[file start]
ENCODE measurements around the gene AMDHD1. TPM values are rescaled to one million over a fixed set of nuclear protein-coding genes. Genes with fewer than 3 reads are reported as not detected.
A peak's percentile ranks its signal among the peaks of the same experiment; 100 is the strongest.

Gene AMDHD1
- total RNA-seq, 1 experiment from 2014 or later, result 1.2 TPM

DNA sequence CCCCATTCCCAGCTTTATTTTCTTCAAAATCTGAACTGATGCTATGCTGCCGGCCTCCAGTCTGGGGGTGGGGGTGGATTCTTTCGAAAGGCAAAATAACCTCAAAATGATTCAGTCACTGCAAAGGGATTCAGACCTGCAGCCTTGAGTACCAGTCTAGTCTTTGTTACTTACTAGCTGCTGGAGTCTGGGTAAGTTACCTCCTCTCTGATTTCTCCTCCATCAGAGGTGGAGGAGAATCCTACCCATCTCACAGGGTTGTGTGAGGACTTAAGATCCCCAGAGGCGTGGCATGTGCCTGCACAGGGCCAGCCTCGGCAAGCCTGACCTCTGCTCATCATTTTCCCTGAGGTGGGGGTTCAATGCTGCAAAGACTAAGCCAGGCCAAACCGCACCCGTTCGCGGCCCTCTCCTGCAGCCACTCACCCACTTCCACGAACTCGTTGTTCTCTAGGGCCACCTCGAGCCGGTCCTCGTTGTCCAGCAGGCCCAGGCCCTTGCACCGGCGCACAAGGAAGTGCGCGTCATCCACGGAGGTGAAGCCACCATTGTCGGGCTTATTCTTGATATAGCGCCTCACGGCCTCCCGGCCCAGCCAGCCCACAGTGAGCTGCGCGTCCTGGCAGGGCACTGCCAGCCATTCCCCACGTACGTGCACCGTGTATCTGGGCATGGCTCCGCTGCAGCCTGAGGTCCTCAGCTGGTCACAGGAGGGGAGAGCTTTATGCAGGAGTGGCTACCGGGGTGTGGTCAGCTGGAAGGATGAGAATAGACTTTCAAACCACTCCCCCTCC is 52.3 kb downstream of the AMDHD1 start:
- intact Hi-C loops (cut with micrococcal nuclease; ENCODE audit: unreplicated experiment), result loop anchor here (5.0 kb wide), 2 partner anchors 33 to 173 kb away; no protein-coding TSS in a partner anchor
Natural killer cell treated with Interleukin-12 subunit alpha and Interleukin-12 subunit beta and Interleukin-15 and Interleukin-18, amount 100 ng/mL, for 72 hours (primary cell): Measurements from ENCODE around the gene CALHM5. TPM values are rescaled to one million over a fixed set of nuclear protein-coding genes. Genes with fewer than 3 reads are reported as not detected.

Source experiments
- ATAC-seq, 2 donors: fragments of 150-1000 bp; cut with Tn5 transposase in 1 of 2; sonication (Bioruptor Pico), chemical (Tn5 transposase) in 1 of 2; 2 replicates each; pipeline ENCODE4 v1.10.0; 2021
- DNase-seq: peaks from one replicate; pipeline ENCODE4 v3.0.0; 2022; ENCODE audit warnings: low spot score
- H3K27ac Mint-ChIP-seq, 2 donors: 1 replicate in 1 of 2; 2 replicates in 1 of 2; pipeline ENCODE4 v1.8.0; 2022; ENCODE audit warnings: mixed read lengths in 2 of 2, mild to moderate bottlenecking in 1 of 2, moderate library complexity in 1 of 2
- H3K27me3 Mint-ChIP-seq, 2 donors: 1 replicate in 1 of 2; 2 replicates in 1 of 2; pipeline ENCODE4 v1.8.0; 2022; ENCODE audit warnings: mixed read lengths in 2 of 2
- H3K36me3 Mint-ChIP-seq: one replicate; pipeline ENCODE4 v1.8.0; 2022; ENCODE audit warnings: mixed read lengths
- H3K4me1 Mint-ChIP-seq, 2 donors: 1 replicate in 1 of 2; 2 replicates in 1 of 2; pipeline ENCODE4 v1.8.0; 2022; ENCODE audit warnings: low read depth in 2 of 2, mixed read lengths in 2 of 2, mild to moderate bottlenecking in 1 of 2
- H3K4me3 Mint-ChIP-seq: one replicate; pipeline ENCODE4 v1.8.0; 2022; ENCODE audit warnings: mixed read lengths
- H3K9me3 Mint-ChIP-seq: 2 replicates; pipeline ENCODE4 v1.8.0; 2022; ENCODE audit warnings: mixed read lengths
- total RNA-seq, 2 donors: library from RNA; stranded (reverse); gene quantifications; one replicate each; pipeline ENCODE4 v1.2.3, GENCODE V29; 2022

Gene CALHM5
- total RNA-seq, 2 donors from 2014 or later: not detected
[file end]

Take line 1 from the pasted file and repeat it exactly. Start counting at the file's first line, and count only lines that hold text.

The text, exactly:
ENCODE measurements around the gene AMDHD1. TPM values are rescaled to one million over a fixed set of nuclear protein-coding genes. Genes with fewer than 3 reads are reported as not detected.